With many states facing high aggregate technical and commercial (AT&C) losses, indicating operational inefficiencies, the Union Ministry of Power has asked the states concerned to hand over the job of power distribution to private franchisees.
The minister has also warned the states that the Tariff Policy 2018 will mandate that no state will be able to pass on the losses incurred by distribution companies (discoms) to consumers of electricity.
“There is no justification for the consumers to be asked to bear the cost of inefficiency and theft. The technical losses generally vary from 2.5 to 6.5%. There is no reason for any losses beyond that. We had agreed that the losses will be brought down to less than 15% by December 31, 2018. We propose to provide in the tariff policy that the maximum losses which can be taken into account for fixation of tariff from January 1, 2019, would not be more than 15%,” said the letter dated January 29, 2018.
The letter said there were states that continued to have AT&C losses of 20-50%.
According to the MoU signed by 31 states (and Union Territories) with the Centre under the Ujwal Discom Assurance Yojana (UDAY), the states have to reduce power theft and operational inefficiencies to reduce AT&C losses to 15% by 2019. The UDAY dashboard states the current average AT&C losses of the country stand at 23.37%.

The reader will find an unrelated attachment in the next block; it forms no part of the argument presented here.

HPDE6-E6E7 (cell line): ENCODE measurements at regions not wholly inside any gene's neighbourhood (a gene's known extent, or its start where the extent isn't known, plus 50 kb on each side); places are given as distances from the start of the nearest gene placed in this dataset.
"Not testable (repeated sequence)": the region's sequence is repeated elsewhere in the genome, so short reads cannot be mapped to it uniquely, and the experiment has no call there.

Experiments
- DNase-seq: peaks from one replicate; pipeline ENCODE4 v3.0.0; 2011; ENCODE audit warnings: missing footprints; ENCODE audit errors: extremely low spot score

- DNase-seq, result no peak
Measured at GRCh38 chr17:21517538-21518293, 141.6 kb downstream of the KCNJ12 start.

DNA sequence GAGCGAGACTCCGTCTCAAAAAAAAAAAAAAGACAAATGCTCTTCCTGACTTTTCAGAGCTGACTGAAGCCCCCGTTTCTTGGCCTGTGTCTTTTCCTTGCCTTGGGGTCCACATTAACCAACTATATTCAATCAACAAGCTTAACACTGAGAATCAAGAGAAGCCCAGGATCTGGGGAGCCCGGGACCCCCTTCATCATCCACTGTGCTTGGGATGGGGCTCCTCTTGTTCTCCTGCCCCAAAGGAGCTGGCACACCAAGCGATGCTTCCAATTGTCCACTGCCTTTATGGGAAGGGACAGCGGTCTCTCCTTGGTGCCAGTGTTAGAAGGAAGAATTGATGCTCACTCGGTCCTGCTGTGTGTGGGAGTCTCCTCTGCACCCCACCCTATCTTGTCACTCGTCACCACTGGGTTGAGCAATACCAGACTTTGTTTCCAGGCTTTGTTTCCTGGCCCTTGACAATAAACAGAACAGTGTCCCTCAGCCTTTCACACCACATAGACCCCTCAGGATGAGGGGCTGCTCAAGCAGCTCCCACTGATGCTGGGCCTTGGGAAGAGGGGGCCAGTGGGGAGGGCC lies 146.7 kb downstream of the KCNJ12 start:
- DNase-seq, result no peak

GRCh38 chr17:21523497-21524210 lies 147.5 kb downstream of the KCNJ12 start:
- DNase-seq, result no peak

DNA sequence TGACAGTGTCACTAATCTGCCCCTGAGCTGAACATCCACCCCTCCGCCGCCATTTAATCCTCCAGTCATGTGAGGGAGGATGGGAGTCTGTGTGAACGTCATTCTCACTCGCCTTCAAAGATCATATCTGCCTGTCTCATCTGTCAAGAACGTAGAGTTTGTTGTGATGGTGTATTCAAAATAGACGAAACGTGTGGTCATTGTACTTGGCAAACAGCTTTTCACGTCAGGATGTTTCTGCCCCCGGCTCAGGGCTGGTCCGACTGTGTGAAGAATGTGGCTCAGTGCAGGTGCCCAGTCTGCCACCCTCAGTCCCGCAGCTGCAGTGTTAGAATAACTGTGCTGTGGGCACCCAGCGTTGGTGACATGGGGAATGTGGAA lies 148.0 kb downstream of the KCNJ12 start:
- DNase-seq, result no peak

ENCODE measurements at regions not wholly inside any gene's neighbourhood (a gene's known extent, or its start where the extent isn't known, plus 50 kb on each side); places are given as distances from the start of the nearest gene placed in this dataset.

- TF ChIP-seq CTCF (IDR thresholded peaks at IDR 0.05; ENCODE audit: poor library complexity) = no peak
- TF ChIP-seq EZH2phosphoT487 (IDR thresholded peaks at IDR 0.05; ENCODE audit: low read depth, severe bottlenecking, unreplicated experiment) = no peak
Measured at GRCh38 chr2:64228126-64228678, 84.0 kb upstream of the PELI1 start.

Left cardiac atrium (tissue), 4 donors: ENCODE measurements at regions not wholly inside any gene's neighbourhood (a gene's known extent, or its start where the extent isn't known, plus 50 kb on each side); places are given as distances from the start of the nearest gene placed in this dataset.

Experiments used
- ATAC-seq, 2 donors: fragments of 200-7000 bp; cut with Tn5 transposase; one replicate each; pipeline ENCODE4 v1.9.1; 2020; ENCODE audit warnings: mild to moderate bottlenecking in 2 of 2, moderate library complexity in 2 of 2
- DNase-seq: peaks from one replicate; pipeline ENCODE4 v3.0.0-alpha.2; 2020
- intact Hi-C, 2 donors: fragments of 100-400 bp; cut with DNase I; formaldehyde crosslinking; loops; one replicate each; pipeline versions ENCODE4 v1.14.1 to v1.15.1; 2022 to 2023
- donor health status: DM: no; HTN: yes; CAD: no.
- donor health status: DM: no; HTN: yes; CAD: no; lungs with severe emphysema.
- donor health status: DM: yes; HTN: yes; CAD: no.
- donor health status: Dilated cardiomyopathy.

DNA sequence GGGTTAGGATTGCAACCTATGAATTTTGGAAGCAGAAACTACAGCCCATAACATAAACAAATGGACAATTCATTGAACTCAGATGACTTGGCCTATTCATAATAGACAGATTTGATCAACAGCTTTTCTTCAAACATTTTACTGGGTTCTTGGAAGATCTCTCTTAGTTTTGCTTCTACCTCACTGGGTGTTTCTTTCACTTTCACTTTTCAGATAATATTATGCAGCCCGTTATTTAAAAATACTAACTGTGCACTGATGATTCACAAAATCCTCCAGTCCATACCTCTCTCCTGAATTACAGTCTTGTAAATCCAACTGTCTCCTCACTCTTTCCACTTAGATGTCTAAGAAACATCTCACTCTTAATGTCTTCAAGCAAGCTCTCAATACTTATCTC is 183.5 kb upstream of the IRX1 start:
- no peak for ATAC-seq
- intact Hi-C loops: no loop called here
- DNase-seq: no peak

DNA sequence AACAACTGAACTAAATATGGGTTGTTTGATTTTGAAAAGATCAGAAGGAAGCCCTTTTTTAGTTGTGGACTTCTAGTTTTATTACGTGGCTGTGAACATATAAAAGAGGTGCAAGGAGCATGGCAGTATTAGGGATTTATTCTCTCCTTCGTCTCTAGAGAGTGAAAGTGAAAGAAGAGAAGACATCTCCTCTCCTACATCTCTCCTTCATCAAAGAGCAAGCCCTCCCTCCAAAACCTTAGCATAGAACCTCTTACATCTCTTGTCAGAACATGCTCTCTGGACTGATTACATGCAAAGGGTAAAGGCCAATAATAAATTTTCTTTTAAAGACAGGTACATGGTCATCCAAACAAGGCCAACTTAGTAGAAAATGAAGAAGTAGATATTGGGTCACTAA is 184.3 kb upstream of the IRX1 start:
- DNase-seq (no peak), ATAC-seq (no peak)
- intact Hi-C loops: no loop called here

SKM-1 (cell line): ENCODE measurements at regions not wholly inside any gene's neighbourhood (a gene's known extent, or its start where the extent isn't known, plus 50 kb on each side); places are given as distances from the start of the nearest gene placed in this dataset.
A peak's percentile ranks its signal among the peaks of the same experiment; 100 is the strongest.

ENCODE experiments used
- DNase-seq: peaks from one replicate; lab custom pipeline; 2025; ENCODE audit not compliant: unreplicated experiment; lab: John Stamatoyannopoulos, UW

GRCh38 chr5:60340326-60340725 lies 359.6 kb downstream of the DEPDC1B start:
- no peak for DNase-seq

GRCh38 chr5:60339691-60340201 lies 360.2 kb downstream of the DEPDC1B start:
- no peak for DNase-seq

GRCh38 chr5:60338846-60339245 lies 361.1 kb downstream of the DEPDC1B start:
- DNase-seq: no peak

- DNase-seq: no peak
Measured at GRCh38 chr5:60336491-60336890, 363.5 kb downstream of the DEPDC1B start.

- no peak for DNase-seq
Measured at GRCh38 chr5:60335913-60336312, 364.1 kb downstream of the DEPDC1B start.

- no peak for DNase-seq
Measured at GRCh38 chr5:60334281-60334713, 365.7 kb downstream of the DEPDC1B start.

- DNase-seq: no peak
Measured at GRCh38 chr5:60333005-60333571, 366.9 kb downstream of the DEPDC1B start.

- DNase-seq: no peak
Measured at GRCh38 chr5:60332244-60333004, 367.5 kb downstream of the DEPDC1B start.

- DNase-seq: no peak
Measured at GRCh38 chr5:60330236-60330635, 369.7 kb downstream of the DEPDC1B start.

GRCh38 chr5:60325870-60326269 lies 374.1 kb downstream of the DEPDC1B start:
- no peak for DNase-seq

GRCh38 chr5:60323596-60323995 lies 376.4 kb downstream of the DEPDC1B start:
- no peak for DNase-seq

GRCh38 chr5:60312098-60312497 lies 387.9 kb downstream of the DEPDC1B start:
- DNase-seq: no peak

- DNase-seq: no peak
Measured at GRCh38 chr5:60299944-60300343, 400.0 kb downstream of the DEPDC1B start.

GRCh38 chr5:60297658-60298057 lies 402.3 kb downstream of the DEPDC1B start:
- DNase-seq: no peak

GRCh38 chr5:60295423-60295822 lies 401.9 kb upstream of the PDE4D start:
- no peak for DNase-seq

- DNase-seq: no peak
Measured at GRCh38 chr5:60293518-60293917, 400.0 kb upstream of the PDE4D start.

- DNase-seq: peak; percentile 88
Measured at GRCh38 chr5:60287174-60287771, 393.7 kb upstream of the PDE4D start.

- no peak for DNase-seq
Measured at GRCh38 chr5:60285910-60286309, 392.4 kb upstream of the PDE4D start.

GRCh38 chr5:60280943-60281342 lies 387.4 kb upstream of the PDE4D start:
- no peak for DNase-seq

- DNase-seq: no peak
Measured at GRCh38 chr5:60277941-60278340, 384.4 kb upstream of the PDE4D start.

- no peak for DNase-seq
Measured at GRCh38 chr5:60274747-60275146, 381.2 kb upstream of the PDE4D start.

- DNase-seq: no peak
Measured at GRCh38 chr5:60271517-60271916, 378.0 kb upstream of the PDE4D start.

The letter further said the audit of all power supply feeders should be done regularly and the “loss-making areas should be given out on the franchisee system”, by which power is sold in bulk to the franchisee, which gets a commission per unit. The selection, the letter said, should be through open bidding.
“It is time to move away from the era of load-shedding. There is sufficient installed generation capacity to meet our energy requirements. We are also giving funds to strengthen the distribution system, Therefore, there is no reason why 24x7 supply should not be guaranteed to every consumer,” Singh said in the letter.
In an earlier interview to Business Standard, Singh had said the Electricity Act would be amended to make the tariff policy mandatory.
The letter has urged the states to work towards 100% metering, reducing human interface in power supply, and honouring power purchase agreements.
It also said all consumers should be metered and they should pay in accordance with the tariff policy. Subsidies given to any section of consumers will go to their bank accounts as direct benefit transfer.